John Galliano, Mel Gibson, Charlie Sheen -- poison and poetry
Oscar Wilde once said that "The fact of a man's being a poisoner is nothing against his poetry."
But watching the fallout from John Galliano's pro-Hitler, anti-Semitic rant, I have to wonder whether that's still the case.
One of the pressing questions of modern life is: What is the one unforgivable offense? Is there anything that puts you forever beyond the pale?
I would argue that it's getting drunk and making anti-Semitic remarks. That's the one crime from which no one seems able to recover. It used to be, say, murder -- "Murder is always a mistake," Oscar Wilde noted. "One should never do anything that one cannot talk about after dinner." But these days, murder is practically an icebreaker. Remember "If I Did It"? Now the one thing that will get you booted unceremoniously from any locale, except a gathering of the Aryan Brotherhood at a beerhall, is going on a drunken anti-Semitic tirade. Look at Mel Gibson, Charlie Sheen, and now John Galliano. It's the new Rubicon.
But after this happens, can we blacklist them forever? This seems to be the case with Mel Gibson. Admittedly, his next project is about a man who uses a beaver puppet to communicate and learn to love again, which no one would want to watch under the best of circumstances. But how independent is an artist's work of his or her persona?
"I'm not defending anti-Semites, but ..." is the deadly sentence-starting equivalent of "No offense, but ... " or "It's okay, I voted for Obama." Still, I think the question of how much the private lives of our artists have come to loom over their creations is worth contemplating. In acting, they're hard to separate; stars are stars because they are people you actively want to see, not because they possess more or less objective merit. And in fashion, a shirt isn't just a shirt. I think. I don't know fashion, but I watched "The Devil Wears Prada," and that was the impression I came away with, as well as the vague desire not to eat food ever again.
Increasingly, it's all about personality. We want to know where these things come from. We want the life stories of all those responsible. We want to know Who Made That. And it's not just in art or music. Part of Apple's appeal is that a Person -- Steve Jobs -- seems to be designing our computers. We want to see the man behind the curtain.
The whole concept of messaging and personal promotion is getting ever more closely embedded in our culture. Perhaps that's why the Oscar Wilde quote seemed so apt. Wilde was one of the first celebrity artists whose life was as much an artistic creation as his work -- indeed, he once quipped, "I put my genius into my life. I only put my talent into my work." This is increasingly asked of everyone. The only realm where you can remain safely anonymous is -- well, journalism, because I still feel pretty obscure. But for how long?
Increasingly, the big blow-ups aren't about deeds but about words. Sen. David Vitter was involved in a scandal that allegedly included some permutation of diapers and a prostitute, and he is still in office. Larry Summers once hinted that there might be a genetic difference between men and women when it came to math and science, and he was ridden out of town on a rail.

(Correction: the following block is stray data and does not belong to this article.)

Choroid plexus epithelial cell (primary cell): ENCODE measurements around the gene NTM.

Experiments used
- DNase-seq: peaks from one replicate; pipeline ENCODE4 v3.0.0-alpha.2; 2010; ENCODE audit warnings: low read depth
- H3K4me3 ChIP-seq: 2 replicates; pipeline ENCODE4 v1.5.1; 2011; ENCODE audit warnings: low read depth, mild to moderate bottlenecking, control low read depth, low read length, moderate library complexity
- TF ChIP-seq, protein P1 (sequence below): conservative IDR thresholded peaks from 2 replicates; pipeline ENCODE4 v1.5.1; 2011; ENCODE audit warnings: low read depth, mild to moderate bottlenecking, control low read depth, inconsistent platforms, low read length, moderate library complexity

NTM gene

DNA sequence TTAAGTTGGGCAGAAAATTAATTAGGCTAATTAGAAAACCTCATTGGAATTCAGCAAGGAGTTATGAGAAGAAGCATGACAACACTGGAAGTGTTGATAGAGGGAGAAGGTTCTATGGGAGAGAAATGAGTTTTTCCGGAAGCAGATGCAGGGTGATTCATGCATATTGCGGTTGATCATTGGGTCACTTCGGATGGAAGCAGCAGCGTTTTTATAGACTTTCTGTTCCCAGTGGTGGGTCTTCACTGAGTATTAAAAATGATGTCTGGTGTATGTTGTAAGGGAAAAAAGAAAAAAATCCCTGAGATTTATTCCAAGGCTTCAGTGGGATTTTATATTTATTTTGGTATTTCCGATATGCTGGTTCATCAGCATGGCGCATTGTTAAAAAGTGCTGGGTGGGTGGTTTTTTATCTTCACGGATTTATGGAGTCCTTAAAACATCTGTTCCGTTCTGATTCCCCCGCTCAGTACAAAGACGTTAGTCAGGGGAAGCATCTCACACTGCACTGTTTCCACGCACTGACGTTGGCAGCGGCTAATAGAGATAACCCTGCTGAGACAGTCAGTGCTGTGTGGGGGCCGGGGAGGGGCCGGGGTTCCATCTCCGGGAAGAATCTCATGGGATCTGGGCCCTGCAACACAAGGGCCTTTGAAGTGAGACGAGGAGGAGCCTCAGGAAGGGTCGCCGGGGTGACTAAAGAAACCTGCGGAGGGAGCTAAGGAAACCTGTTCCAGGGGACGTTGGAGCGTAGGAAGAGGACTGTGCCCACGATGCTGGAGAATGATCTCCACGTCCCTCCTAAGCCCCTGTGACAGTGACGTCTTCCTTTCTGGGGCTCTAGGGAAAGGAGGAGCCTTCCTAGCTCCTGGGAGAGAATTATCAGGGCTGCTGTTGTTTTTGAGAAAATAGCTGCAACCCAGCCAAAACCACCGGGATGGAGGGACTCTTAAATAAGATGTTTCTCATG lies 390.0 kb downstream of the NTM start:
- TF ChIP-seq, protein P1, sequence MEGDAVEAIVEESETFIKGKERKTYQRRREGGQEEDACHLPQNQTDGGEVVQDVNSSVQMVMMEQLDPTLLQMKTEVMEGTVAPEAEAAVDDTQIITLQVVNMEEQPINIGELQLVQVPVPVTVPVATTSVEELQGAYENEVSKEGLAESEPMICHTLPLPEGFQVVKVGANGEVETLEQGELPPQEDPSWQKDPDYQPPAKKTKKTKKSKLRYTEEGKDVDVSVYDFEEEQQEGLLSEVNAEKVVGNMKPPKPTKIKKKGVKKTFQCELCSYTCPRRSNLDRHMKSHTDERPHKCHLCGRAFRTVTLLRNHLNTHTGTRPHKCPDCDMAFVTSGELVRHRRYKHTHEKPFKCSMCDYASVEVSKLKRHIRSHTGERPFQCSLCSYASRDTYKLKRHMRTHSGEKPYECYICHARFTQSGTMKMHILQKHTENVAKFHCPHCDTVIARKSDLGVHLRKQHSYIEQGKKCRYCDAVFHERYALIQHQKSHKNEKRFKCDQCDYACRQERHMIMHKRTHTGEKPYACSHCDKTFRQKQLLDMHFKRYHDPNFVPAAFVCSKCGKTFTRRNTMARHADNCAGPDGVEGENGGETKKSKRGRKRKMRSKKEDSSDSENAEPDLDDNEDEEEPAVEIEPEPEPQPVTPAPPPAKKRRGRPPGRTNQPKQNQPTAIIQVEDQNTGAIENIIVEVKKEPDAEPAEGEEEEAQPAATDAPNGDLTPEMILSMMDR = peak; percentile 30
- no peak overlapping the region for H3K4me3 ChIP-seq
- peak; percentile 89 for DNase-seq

Under our reigning system, every sin is forgivable except the one that reveals something contradictory about the essence of the individual involved. If I garrote your aunt, that's a shame for her. But if I say that I find aunts conceptually appalling, we have a real problem. Bill Clinton has an easier rehabilitation than, say, Grant Storms, the vocally anti-gay pastor just arrested for masturbating near a public park.
Some thoughts are objectively abhorrent, and if buying Wagner CDs supported the Nazis, I wouldn't buy any.
But is Wagner's music worse because of his political beliefs?
The Galliano case is different. There are lots of designers out there, and in the world of fashion, there is more to a designer than his or her designs. And Mr. Galliano knows this, which is why he has been apologizing -- and why he cultivated his over-the-top persona to begin with.
Fashion, like acting and, increasingly, politics, is a realm where judgments are based not merely on what is made but upon who makes it. That's why those polls come out about whether we'd like to drink beer with the presidential candidates and who's taller and who looks better in plaid. "Sure, John Kerry seems to share some of my policy preferences," we say, "But the man is too fond of kale for me to trust him."
But this is dangerous. As we cultivate the illusion that we know these people, and the parallel delusion that our entertainers and politicians and artists should be people we'd actually like, we should keep in mind what a limited slice of the world that leaves us. Many great individuals were personally toxic and did wildly objectionable things. Look at Wagner. Look at Winston Churchill. Look at Thomas Jefferson. Look at T. S. Eliot. Eventually you keep whittling the field until you're left with Mitt Romney and the inventor of Melba toast.
Beautiful things can emerge from extremely ugly people. Likewise, people who are exceptionally excellent and possess all kinds of merit may not be great artists. Justin Bieber is the least objectionable boy on the planet -- and I'd rather lead apes in hell than trade in my Wagner for his floppy drivel.
| March 2, 2011; 2:52 PM ET
Categories: Epic Failures, Petri | Tags: Galliano, art, oops
Save & Share: Previous: Remembering Reverend Gomes: His most memorable quotes
Next: What would Dr. Seuss say today?
Posted by: Jonesey83 | March 2, 2011 4:19 PM | Report abuse
Posted by: pattersonjane | March 2, 2011 8:06 PM | Report abuse
Posted by: jimward21 | March 3, 2011 9:40 AM | Report abuse
Posted by: divtune | March 3, 2011 6:41 PM | Report abuse
Posted by: indy474 | March 4, 2011 9:12 AM | Report abuse